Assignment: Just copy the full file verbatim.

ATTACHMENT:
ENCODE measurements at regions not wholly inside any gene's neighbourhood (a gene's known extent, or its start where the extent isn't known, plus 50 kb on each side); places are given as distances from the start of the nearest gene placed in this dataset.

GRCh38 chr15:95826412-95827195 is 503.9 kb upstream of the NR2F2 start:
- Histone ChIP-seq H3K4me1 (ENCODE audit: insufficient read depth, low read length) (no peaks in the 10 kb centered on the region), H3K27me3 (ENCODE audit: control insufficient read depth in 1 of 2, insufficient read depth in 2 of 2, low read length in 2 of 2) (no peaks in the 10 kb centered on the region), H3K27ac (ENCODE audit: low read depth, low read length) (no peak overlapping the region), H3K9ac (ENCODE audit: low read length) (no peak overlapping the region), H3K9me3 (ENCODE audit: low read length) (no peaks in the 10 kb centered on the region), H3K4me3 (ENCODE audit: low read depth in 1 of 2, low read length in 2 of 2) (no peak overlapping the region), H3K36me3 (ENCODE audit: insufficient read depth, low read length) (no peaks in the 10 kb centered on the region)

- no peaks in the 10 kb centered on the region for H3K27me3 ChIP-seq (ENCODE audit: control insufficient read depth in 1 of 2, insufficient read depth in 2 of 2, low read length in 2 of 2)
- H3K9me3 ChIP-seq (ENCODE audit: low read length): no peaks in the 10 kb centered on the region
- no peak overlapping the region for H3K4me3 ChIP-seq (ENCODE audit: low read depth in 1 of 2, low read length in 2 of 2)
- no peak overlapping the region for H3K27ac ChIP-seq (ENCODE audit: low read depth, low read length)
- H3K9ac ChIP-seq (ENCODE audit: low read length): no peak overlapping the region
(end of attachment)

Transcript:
ENCODE measurements at regions not wholly inside any gene's neighbourhood (a gene's known extent, or its start where the extent isn't known, plus 50 kb on each side); places are given as distances from the start of the nearest gene placed in this dataset.

GRCh38 chr15:95826412-95827195 is 503.9 kb upstream of the NR2F2 start:
- Histone ChIP-seq H3K4me1 (ENCODE audit: insufficient read depth, low read length) (no peaks in the 10 kb centered on the region), H3K27me3 (ENCODE audit: control insufficient read depth in 1 of 2, insufficient read depth in 2 of 2, low read length in 2 of 2) (no peaks in the 10 kb centered on the region), H3K27ac (ENCODE audit: low read depth, low read length) (no peak overlapping the region), H3K9ac (ENCODE audit: low read length) (no peak overlapping the region), H3K9me3 (ENCODE audit: low read length) (no peaks in the 10 kb centered on the region), H3K4me3 (ENCODE audit: low read depth in 1 of 2, low read length in 2 of 2) (no peak overlapping the region), H3K36me3 (ENCODE audit: insufficient read depth, low read length) (no peaks in the 10 kb centered on the region)

- no peaks in the 10 kb centered on the region for H3K27me3 ChIP-seq (ENCODE audit: control insufficient read depth in 1 of 2, insufficient read depth in 2 of 2, low read length in 2 of 2)
- H3K9me3 ChIP-seq (ENCODE audit: low read length): no peaks in the 10 kb centered on the region
- no peak overlapping the region for H3K4me3 ChIP-seq (ENCODE audit: low read depth in 1 of 2, low read length in 2 of 2)
- no peak overlapping the region for H3K27ac ChIP-seq (ENCODE audit: low read depth, low read length)
- H3K9ac ChIP-seq (ENCODE audit: low read length): no peak overlapping the region